clear advantage of 35% for Prima. This in effect further enhances the monopoly of wheat
flour, for Prima.
The agreement that the proposed new flour mill in Colombo - Serendib Mill - will
provide competition to Prima and stabiles prices also does not hold water. Under this
agreement, Prima will be solely responsible for the operational chain from the purchases
of wheat grain, to the milling and distribution of flour, Prima thus enjoys unlimited
power from now on to manipulate import prices and other related costs that have a direct
bearing on the selling price of bread and wheat flour to our people. And, the profits go
to Singapore! With the profits made over the past 23 years and the enormous profit
potential from the new contract, Prima can undercut and under price their products to kill
any possible price challenged from the new comer. Would Prima be able to do this in their
own country, Singapore? Certainly not.
If the UNF government will not re-negotiate their deal, our people will have no option
but to stomach costly bread and wheat flour based foods - courtesy of Prima - for another
55 years. It is therefore, incumbent upon this government to bring Prima to the table.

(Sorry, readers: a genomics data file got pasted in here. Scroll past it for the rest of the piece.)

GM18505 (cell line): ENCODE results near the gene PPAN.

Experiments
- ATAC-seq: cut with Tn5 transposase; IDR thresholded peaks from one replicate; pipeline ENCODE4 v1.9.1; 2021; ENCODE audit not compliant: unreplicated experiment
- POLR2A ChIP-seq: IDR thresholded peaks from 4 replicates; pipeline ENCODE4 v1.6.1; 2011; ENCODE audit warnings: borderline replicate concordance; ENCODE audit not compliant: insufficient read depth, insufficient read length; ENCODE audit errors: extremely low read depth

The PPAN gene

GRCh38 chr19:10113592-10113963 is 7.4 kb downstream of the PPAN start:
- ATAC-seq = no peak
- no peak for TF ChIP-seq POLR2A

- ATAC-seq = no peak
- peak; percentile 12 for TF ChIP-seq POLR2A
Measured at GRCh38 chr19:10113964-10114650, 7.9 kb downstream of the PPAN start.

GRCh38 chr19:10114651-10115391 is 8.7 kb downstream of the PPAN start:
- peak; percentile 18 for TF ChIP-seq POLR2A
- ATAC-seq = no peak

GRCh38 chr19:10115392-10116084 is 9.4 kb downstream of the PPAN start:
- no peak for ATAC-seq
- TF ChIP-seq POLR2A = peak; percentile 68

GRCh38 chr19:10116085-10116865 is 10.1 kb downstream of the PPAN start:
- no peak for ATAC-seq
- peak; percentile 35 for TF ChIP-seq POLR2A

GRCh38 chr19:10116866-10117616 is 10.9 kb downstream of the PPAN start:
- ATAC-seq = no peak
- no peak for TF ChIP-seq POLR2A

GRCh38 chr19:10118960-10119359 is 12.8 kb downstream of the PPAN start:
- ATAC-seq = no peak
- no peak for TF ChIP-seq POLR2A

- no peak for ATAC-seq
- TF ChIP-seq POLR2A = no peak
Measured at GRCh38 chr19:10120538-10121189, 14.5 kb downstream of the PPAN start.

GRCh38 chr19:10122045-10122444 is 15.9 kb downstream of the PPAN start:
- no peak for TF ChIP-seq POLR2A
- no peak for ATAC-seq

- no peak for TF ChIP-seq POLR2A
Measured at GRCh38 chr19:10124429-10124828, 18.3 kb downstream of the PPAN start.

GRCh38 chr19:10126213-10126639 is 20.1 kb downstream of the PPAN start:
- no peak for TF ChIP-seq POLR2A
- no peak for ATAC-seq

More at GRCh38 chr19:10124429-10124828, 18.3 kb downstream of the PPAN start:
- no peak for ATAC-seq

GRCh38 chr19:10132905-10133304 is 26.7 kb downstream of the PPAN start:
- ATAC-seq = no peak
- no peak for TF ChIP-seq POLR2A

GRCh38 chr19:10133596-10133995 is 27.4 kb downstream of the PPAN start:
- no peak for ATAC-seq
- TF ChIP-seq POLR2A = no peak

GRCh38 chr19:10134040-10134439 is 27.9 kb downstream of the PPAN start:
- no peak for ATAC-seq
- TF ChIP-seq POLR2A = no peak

Prima in a press release on signing the agreement stated that "this long - term
commitment (55years) serves as a direct reflection of their (Prima's) dedication."
Who would not be dedicated to a country that makes preposterous arrangements for
foreigners to make easy and certain money like this, for the next 55 years?
Meanwhile CWE who was the sole importer has now lost their best source of income. Their
main profit was out of wheat imports and its distribution all over Sri Lanka. CWE's other
imports are at a terrible loss.
The questions we wish to pose are:
1. Why was a worldwide tender not called?
2. Why was it sold in a hurry before the first contract with Prime expired, in 2005?
3. Why is Prima permitted to import any quality of wheat grain when previously the CWE
imported (50% soft wheat and 50% hard wheat) from only USA, EU, Saudi Arabia, Australia
and Canada? If Prima is permitted to import an inferior quality of wheat, won't the
quality of bread suffer? When CWE was the importer, Prima was so adamant that wheat grain
of cheaper origins were not imported into Sri Lanka and restricted the origins to those
mentioned above. But now, they are more than happy to import wheat grain from Turkey,
India, Pakistan etc. which are cheaper origins.
4. How was the valuation done? What expertise had the government valuer to price a
monopoly business such as Prima?
5. Should not the import duty be the same for wheat grain (imported by Prima) as for
wheat flour imported by the private sector?